COVID-19 shuts down global economy and cuts significantly global demand for oil. The cut in demand was exacerbated by oversupply that occurred due to price war between Russia and Saudi Arabia and the failure of OPEC+ members to reach an agreement on needed production cut to manage global oil demand. These factors plus absence of spare storage capacity to store the excess oil have led to the soft oil price that the country is faced with.

The recovery of oil price is going to be slow as global economy reopens cautiously. This has rendered key assumptions of 2020 budget unrealistic, in particular, the $57 per barrel benchmark price in the budget which made sense last year when the price of oil was above $65/bbl, but not anymore in light of current oil market development. It is good that the government has revised downwards both the oil price as well as the benchmark volume of oil to $30/bbl and 1.78mb respectively. With recent development, the $30/bbl assumed also seems quite optimistic. A conservative estimate around $25/bbl seems more reasonable.

The 2019 budget performance was exceptionally bad. Actual revenue was 50 percent of budgeted revenue, while actual expenditure exceeded budgeted expenditure. By December 2019, actual budget deficit stood at -N4,838.79 billion as against the 2019 budget estimates of -N2.18 trillion or 1.5 percent of the budget. The budget deficit largely financed through ways and means is a major cause of inflationary pressures in the country.

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Thus, with the significant revenue underperformance in 2019, the low savings in the ECA, there was little elbow room for government for provides adequate financial relief to stabilize the economy during and after the COVID-19 pandemic. Nigeria has resorted to external support of over $7 billion from the IMF, the World Bank, the ADB and Islamic Development Bank among others. The rising foreign loans are going to add to the foreign debt portfolio of the country which will bring significant economic management problem in the future.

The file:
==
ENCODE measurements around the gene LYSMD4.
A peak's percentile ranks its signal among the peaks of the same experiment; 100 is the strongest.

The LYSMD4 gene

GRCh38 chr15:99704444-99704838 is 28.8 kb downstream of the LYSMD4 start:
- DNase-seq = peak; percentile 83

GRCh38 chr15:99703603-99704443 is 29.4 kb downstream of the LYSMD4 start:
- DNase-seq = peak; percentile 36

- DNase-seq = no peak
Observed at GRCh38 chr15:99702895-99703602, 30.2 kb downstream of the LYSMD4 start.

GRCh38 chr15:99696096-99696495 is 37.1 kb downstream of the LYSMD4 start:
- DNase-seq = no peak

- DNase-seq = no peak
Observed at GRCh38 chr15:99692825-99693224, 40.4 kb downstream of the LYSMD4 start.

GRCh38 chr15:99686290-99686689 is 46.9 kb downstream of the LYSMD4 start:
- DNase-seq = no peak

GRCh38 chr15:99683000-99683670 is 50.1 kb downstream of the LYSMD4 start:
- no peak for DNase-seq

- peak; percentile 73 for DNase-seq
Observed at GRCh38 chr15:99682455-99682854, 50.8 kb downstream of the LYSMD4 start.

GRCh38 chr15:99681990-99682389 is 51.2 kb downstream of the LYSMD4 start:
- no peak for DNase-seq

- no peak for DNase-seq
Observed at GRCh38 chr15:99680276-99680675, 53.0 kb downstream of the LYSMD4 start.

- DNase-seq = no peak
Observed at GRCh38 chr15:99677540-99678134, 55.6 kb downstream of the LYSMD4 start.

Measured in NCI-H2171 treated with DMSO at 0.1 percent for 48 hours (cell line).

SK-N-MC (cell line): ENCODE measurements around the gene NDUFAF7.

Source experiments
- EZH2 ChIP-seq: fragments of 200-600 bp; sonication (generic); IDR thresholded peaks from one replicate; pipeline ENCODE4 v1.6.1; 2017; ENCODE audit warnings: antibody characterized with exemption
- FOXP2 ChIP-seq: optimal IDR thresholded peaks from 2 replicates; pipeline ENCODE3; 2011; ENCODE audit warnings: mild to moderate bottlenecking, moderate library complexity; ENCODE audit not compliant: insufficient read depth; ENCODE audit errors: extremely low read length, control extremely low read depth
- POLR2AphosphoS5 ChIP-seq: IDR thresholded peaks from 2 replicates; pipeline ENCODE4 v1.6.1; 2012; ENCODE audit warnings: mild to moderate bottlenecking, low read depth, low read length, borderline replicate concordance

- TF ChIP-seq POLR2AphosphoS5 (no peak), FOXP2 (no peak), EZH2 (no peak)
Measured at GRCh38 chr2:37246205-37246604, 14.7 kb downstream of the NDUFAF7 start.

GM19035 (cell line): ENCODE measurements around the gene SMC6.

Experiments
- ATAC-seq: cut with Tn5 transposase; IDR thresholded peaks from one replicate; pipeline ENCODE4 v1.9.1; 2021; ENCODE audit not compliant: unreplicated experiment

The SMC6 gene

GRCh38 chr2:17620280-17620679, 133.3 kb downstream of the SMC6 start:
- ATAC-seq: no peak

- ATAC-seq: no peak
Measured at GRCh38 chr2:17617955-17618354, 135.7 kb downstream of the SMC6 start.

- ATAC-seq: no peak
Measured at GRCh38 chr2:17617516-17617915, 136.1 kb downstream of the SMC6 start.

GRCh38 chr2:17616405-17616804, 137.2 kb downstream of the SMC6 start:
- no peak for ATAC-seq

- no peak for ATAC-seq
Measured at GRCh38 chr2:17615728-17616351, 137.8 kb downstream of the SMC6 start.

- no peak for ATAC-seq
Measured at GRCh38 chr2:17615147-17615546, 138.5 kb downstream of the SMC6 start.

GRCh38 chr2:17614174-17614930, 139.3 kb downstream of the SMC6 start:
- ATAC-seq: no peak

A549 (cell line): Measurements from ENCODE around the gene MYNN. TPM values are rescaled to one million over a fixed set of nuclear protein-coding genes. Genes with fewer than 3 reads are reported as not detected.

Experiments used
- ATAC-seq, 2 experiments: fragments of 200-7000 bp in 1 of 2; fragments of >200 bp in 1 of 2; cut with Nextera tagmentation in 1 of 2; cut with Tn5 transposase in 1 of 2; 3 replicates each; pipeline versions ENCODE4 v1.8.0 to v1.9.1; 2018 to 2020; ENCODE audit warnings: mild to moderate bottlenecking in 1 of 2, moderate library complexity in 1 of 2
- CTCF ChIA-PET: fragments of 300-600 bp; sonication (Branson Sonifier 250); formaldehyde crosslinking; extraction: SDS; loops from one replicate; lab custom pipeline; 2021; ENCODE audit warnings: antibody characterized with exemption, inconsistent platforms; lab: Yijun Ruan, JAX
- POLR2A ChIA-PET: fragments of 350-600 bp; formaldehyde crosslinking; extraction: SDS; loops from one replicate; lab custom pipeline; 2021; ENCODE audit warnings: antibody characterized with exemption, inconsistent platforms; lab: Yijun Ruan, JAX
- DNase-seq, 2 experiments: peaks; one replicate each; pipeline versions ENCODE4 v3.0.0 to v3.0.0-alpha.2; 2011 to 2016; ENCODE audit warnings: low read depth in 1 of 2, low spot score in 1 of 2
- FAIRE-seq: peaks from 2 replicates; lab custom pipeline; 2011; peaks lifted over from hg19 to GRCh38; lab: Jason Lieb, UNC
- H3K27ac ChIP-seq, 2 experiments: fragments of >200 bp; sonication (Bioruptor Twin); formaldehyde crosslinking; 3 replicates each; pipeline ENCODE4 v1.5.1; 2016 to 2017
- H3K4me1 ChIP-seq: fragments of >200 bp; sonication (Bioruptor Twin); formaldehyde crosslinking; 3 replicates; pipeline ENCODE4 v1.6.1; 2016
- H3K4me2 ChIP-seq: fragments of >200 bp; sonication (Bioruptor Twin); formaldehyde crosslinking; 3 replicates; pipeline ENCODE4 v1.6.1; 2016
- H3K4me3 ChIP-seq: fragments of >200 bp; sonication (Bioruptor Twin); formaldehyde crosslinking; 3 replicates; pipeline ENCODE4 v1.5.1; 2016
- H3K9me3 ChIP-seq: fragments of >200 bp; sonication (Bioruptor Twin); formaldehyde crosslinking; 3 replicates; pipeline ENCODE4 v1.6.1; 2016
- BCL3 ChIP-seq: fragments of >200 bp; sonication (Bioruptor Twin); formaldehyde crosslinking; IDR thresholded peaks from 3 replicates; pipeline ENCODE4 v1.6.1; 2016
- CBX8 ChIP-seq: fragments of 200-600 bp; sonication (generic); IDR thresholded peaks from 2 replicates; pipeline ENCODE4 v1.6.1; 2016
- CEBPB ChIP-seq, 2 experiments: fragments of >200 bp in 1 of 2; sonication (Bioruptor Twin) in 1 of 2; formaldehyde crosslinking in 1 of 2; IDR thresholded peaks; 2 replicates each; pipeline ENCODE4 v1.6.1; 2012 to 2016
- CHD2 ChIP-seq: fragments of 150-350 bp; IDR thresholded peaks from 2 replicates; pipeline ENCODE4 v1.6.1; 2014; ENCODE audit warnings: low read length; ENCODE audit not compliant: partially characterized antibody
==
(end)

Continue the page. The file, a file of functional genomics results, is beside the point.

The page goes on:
When all these are over, will the government learn from this and other past experiences? This is the fear of most people. To tackle these concerns, it has become imperative that as the country is planning a successor medium development plan to replace the ERGP, a mechanism for incorporating compulsory savings from the rent from natural resource exports must be incorporated into the plan. In addition, at least 50 percent of earnings from petroleum should be devoted to capital expenditure. This will no doubt requires a change in the present constitution to provide for these changes and allow for consolidation of current savings mechanisms into a transparent and effective single source.

There is also need for the diversification of the economy both vertically and horizontally. The later implies that the country does major value addition to our crude oil and natural gas domestically through establishment of downstream industries using natural gas and crude oil. We should stop exporting crude oil and natural gas in their primary forms.

The wasteful oil subsidy policy of the past should be jettison. In addition, non-profitable government owned assets, like the refineries should be disposed off. The lower levels of government should also develop their own savings mechanisms to protect their economies from the vagaries of the federation account.

Prof. Adenikiju is of the Centre for Petroleum, Energy Economics & Law, University of Ibadan, and member, expert advisory panel of Nigeria Natural Resource Charter (NNRC)